U.S. Fish and Wildlife Service

Division of Refuge Planning
Mountain-Prairie Region

Completed Plan Contacts

The Service completed this plan
in 2006.



Lacreek National Wildlife Refuge
Lacreek Wetland Management District
29746 Bird Road
Martin, South Dakota 57551


605 / 685 6508



Comprehensive Conservation Plan

Lacreek National Wildlife Refuge
Lacreek Wetland Management District

South Dakota


The comprehensive conservation plan sets the management and use of Lacreek National Wildlife Refuge and Lacreek Wetland Management District for 15 years. The refuge and district are in the northern Great Plains of South Dakota. The High Plains Flock of trumpeter swans finds critical migration and wintering habitat in refuge and district lands.

Wetlands in the refuge and district have an abundance of cattail, bulrush, wild rice, sago pondweed, and duckweed vegetation. Extensive mudflats created when wetlands are in the drawdown phase create optimal feeding opportunities for migrating shorebirds. These wetlands also host species such as muskrat, beaver, mink, raccoon, white-tailed deer, and meadow vole. The grasslands support species such as mule deer, black-tailed prairie dog, burrowing owl, badger, sharp-tailed grouse, Ord's kangaroo rat, and coyote.

Lacreek National Wildlife Refuge

The primary purpose of the refuge is to serve as a refuge and breeding ground for migratory birds and other wildlife.

  • Established in 1935.
  • Comprises 16,410 acres, including the Little White River Recreation Area.
  • Located 12 miles southeast of Martin in Bennett County.

The refuge lies in Lake Creek Valley in southwestern South Dakota, at an intersection of different grassland types. Sandhills prairie, tallgrass prairie, and mixed-grass prairie are found here. Other refuge habitats consist of subirrigated meadows and freshwater marsh impoundments.

Refuge habitats support more than 280 bird species including the federally endangered whooping crane, which uses the refuge's wet meadows during migration. The refuge is an important staging area for migrating Canada geese, sandhill cranes, shorebirds, and songbirds. In addition, the refuge hosts one of only two nesting colonies of American white pelicans (approximately 3,000 birds) in South Dakota. Grassland bird species such as long-billed curlew, marbled godwit, and grasshopper sparrow use refuge habitats. Spring-fed streams support the pearl dace and northern redbelly dace (both State-listed threatened fish species).

Image of the plan cover showing five trumpeter swans flying; Copyright Laura Crawford Williams

Plan cover showing trumpeter swans. Photo copyright Laura Crawford Williams.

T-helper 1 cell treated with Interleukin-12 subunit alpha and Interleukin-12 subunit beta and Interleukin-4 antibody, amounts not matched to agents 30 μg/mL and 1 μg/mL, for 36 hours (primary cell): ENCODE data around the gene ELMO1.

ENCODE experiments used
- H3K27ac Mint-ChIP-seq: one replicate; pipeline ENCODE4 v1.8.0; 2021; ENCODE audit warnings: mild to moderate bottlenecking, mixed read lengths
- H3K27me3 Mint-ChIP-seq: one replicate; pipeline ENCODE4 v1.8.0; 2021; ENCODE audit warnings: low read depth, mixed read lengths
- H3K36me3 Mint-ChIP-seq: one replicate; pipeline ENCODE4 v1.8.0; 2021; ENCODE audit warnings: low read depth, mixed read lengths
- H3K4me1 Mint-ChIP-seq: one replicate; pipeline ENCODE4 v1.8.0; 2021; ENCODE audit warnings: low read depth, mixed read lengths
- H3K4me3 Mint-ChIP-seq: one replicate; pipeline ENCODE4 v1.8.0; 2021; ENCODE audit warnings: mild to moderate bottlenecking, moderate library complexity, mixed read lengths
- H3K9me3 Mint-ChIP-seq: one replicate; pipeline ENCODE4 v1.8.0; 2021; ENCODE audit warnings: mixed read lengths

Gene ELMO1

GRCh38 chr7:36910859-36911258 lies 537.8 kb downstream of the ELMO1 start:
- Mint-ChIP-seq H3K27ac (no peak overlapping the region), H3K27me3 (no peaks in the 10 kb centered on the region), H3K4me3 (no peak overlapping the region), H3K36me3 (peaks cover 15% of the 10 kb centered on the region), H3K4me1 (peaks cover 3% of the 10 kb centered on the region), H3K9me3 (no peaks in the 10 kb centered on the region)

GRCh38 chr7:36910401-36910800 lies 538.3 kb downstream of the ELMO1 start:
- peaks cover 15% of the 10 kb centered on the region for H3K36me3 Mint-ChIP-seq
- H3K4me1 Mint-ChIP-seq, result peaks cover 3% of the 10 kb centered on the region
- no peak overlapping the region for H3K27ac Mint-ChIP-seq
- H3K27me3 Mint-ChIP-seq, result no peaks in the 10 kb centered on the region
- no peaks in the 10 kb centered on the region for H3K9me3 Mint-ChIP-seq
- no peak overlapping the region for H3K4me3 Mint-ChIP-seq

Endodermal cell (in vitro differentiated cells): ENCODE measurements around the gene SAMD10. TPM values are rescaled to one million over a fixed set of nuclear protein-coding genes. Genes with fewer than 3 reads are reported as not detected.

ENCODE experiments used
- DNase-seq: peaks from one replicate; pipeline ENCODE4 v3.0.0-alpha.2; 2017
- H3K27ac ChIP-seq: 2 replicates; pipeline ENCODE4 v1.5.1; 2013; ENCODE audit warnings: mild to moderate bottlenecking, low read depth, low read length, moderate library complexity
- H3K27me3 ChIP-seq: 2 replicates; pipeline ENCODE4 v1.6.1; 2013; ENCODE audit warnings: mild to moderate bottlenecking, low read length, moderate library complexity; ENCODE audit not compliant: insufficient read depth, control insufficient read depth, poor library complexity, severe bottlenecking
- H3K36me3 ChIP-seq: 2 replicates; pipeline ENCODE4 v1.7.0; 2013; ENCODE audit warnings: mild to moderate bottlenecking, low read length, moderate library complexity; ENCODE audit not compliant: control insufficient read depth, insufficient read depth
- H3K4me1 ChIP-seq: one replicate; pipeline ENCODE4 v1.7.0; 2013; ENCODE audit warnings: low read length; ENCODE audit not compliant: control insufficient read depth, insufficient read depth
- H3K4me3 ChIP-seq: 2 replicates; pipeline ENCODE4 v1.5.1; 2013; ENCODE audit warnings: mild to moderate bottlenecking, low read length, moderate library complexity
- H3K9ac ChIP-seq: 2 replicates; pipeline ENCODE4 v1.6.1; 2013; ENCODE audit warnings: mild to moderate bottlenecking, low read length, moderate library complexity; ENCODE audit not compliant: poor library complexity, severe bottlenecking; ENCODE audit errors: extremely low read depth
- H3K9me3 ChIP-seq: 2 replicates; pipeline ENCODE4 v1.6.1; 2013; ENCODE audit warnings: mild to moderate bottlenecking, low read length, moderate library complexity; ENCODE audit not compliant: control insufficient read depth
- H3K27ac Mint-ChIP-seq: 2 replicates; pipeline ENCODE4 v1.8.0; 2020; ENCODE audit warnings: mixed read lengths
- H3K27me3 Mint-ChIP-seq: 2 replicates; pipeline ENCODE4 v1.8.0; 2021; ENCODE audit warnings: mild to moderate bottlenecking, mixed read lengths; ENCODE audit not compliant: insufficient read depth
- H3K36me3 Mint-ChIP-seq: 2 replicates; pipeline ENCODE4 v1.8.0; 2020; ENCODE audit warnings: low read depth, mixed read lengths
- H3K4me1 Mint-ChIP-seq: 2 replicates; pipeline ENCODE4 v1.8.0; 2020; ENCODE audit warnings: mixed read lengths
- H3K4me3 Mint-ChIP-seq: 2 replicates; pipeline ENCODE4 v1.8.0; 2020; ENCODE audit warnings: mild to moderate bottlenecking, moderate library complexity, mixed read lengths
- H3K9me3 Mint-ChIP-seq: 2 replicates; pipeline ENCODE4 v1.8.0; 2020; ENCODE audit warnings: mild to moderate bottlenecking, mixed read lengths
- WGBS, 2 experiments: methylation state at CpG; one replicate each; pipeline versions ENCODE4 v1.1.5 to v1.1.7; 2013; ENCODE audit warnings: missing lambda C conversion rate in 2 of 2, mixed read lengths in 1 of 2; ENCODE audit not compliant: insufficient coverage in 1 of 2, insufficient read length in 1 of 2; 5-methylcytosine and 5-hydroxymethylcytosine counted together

Lacreek Wetland Management District

The purpose of the district is to provide habitat for migratory birds.

  • Comprises 3,443 acres in eight conservation easements.
  • Located across 15 counties in western and south-central South Dakota.

The Service started the district in the 1950s as part of the Small Wetlands Acquisition Program to save wetlands from various threats, particularly draining. The amended Migratory Bird Hunting and Conservation Stamp Act allows the Service to acquire waterfowl production areas and conservation easements for water management rights.

The plan

Major actions in the comprehensive conservation plan follow:

  • Through an integrated approach, restore ecological processes to achieve habitat conditions that need reduced management, while recognizing the place of the refuge and district lands in the landscape and community.
  • Monitor the effects of habitat management practices and the use of the research information and use the information to direct ongoing restoration.
  • Increase the priority public uses and activities.
  • Manage the district through monitoring and enforcement of easements.


Comprehensive conservation plan (CCP)
CCP 2006 (4 MB PDF)

By section, for faster download:
CCP (plan only) (3 MB PDF)
Appendixes (1 MB PDF)

Draft CCP and environmental assessment (EA)
Draft CCP and EA 2006 (8 MB PDF)

By section, for faster download:
Contents, summary (1 MB PDF)
Chapter 1, introduction (2 MB PDF)
Chapter 2, refuge and district (1 MB PDF)
Chapter 3, alternatives (1 MB PDF)
Chapter 4, affected environment (2 MB PDF)
Chapter 5, environmental consequences (PDF)
Chapter 6, implementation of the proposed action (1 MB PDF)
Appendices (3 MB PDF)